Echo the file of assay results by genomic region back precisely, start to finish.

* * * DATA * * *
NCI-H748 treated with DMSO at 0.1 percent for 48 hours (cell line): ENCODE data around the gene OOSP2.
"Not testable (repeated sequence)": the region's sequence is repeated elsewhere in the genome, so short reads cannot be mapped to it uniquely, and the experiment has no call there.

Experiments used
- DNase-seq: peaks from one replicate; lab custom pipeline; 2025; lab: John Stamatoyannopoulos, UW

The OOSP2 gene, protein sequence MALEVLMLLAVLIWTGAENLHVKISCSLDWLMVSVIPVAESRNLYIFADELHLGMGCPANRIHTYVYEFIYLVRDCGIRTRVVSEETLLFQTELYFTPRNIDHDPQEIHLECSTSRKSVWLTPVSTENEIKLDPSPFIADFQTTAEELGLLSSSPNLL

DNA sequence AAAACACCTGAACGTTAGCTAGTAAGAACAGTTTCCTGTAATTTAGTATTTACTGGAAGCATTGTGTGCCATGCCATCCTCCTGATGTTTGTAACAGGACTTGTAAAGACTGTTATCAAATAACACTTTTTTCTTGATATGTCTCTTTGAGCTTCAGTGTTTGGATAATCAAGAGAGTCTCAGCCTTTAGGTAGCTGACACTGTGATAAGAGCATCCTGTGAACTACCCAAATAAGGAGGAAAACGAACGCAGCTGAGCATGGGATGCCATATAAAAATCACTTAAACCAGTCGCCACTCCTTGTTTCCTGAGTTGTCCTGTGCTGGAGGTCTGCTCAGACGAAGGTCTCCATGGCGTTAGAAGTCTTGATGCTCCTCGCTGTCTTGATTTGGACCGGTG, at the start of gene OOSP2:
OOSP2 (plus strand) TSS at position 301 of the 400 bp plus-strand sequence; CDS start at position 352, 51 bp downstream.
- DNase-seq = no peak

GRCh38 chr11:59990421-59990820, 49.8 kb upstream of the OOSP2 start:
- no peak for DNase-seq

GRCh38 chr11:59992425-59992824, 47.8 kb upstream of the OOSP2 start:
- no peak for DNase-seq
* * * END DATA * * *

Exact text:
NCI-H748 treated with DMSO at 0.1 percent for 48 hours (cell line): ENCODE data around the gene OOSP2.
"Not testable (repeated sequence)": the region's sequence is repeated elsewhere in the genome, so short reads cannot be mapped to it uniquely, and the experiment has no call there.

Experiments used
- DNase-seq: peaks from one replicate; lab custom pipeline; 2025; lab: John Stamatoyannopoulos, UW

The OOSP2 gene, protein sequence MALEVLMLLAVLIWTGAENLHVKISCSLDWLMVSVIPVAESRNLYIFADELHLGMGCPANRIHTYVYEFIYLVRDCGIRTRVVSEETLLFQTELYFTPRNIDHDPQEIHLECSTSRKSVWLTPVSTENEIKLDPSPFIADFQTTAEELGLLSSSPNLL

DNA sequence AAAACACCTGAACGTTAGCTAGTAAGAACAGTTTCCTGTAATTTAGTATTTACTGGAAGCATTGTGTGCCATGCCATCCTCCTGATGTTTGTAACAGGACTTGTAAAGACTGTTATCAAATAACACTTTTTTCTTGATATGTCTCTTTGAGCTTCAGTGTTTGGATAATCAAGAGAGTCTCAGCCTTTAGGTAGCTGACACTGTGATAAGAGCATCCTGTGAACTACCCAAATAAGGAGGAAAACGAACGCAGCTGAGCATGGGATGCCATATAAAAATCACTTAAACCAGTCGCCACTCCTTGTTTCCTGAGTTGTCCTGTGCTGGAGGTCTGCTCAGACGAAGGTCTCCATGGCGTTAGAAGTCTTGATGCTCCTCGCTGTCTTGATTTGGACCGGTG, at the start of gene OOSP2:
OOSP2 (plus strand) TSS at position 301 of the 400 bp plus-strand sequence; CDS start at position 352, 51 bp downstream.
- DNase-seq = no peak

GRCh38 chr11:59990421-59990820, 49.8 kb upstream of the OOSP2 start:
- no peak for DNase-seq

GRCh38 chr11:59992425-59992824, 47.8 kb upstream of the OOSP2 start:
- no peak for DNase-seq